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Re: Copywriting for Screenreaders (was Alt text for URL's)

From: Lloyd Rasmussen <lras@loc.gov>
Date: Thu, 17 Feb 2005 08:44:17 -0500
Message-Id: <>
To: w3c-wai-ig@w3.org

I seldom use skipnav links anymore.  With Window-Eyes and IE6, I try to go 
to the first heading or to the first block which has two or more lines of 
two or more characters, then look around with the MSAA cursor.  The default 
for this "next text" command in Window-Eyes is 1 or more lines of 1 or more 
characters, but I found this to often pick up the text between nav links, 
so I changed it.  I think the default for JAWS is 1 or more lines of 25 or 
30 characters, which is probably not a bad heuristic either.  It would be 
really useful if more sites would using headings in a semantically 
meaningful way, but I'm preaching to the choir by saying it here.

I use Lynx to get a good text rendering of some kinds of web pages, but for 
table browsing and interpretation, the IE/screen reader solutions work 
much, much better.

At 04:48 AM 2/17/2005, you wrote:

>>Ok,  I'll put it succinctly.  If site navigation is so bad that it needs to
>>be skipped, how can it be improved so that it does not need to be skipped.
>Nobody is suggesting that skip links are there to deal with *bad* navigation.
>Sighted users have the ability to visually skip past site navigation and 
>straight to the content by scanning the page. However screenreader users 
>access the page in a linear fashion and can't do this (see caveat below). 
>The point of skip navigation is to give screenrreader users the ability to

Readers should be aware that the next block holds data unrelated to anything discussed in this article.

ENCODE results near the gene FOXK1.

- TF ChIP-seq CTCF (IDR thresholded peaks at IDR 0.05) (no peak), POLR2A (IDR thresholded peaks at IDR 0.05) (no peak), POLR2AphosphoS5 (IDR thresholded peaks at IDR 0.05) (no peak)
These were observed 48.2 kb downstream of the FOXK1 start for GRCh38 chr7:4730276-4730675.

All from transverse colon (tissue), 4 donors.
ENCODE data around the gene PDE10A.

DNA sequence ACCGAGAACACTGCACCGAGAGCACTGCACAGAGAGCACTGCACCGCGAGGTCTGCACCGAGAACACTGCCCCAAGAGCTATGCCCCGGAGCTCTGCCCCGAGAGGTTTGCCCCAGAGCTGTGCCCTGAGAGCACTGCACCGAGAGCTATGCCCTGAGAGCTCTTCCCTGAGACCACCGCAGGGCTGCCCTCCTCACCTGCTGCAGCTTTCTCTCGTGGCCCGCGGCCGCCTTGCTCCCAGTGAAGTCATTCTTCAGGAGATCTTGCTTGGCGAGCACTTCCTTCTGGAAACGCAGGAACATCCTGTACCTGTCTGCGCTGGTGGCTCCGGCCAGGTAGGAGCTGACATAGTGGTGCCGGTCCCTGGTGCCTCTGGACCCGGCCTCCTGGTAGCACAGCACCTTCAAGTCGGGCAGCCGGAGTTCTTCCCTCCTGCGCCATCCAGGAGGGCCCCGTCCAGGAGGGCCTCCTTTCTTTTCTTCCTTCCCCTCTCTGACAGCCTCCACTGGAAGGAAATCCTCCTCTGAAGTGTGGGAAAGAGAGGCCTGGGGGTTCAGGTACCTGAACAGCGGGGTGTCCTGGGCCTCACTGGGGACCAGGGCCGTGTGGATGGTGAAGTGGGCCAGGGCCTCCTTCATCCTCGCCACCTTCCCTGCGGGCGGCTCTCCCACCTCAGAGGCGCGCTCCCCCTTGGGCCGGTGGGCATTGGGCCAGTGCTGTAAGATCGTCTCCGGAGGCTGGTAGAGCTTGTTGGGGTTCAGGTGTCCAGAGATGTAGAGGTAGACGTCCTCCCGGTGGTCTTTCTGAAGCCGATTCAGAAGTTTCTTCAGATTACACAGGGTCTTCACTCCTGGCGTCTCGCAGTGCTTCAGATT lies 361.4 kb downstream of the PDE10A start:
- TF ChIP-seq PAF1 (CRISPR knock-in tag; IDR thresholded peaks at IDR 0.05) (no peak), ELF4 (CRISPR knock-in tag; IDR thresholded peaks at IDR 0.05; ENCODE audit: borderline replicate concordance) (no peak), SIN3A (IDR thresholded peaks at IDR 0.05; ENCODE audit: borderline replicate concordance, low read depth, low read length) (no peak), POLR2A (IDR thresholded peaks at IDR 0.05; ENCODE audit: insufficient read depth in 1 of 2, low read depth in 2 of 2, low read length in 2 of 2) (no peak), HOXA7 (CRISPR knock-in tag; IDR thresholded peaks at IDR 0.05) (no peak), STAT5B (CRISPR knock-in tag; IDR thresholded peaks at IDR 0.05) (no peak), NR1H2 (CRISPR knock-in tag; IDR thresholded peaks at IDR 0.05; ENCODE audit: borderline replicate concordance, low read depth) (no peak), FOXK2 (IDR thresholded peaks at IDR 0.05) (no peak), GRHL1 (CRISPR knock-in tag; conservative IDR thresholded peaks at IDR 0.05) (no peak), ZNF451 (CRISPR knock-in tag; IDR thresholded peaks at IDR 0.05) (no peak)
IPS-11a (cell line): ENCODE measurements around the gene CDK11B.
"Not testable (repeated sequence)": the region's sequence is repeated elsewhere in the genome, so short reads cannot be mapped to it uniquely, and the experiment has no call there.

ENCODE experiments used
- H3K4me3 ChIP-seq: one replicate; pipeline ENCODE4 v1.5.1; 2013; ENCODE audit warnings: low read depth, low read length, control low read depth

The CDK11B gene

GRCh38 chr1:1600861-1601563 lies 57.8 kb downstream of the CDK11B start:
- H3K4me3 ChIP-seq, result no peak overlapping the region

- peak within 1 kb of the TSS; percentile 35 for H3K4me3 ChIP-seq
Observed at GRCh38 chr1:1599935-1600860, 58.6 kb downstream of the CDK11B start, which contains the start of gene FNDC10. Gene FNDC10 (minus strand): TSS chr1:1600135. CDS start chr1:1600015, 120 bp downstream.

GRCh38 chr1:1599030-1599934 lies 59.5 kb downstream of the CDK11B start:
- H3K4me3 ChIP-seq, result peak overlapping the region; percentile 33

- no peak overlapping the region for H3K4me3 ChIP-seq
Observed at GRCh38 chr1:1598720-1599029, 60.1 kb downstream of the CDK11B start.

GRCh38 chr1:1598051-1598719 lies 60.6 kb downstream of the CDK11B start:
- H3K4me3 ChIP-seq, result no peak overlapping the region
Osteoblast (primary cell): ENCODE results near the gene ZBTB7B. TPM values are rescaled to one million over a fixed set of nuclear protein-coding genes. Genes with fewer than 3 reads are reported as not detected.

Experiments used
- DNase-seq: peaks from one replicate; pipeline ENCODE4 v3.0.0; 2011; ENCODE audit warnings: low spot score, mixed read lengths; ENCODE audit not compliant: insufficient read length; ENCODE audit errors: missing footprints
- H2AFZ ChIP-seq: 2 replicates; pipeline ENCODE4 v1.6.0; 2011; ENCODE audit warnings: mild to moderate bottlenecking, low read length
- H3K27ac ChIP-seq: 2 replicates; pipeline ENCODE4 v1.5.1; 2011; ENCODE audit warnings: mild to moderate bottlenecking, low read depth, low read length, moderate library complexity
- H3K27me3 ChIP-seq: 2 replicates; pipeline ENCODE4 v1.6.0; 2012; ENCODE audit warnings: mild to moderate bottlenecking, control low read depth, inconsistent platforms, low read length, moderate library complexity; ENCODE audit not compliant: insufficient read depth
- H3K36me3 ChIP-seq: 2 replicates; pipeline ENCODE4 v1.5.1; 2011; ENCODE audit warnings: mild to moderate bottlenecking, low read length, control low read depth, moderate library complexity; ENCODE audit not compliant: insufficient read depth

>jump directly to the content if that's what they want to do.
>Site navigation is usually made up of a number of links, all of which need 
>to be tabbed past if using the keyboard to navigate. If you're got to tab 
>past 20 link on each page before you reach the main content, this can be 
>very tedious and a bar to accessibility.
>Some screenreaders can display heading lists. Assuming the users are 
>familiar with this ability, it can allow them to jump to the main content 
>in well marked up sites. Also it is possible via CSS to have the nav come 
>last rather than first. However then people navigating via the keyboard 
>will have to tab though the who content to get to the nav bar, which on 
>link heavy pages, could be a nightmare (think a links page).
>Personally I think "skip links" are unobtrusive so I'm really not sure 
>what your problem with them is. It's kind of like complaining about 
>putting a lift in a building to increase accessibility because the stairs 
>could have been made better.
>Andy Budd

... Creating implements of mass instruction.
Lloyd Rasmussen, Senior Staff Engineer
National Library Service f/t Blind and Physically Handicapped
Library of Congress    (202) 707-0535   <http://www.loc.gov/nls/z3986>
HOME:  <http://lras.home.sprynet.com>
The opinions expressed here are my own and do not necessarily represent 
those of NLS.
Received on Thursday, 17 February 2005 13:44:51 UTC

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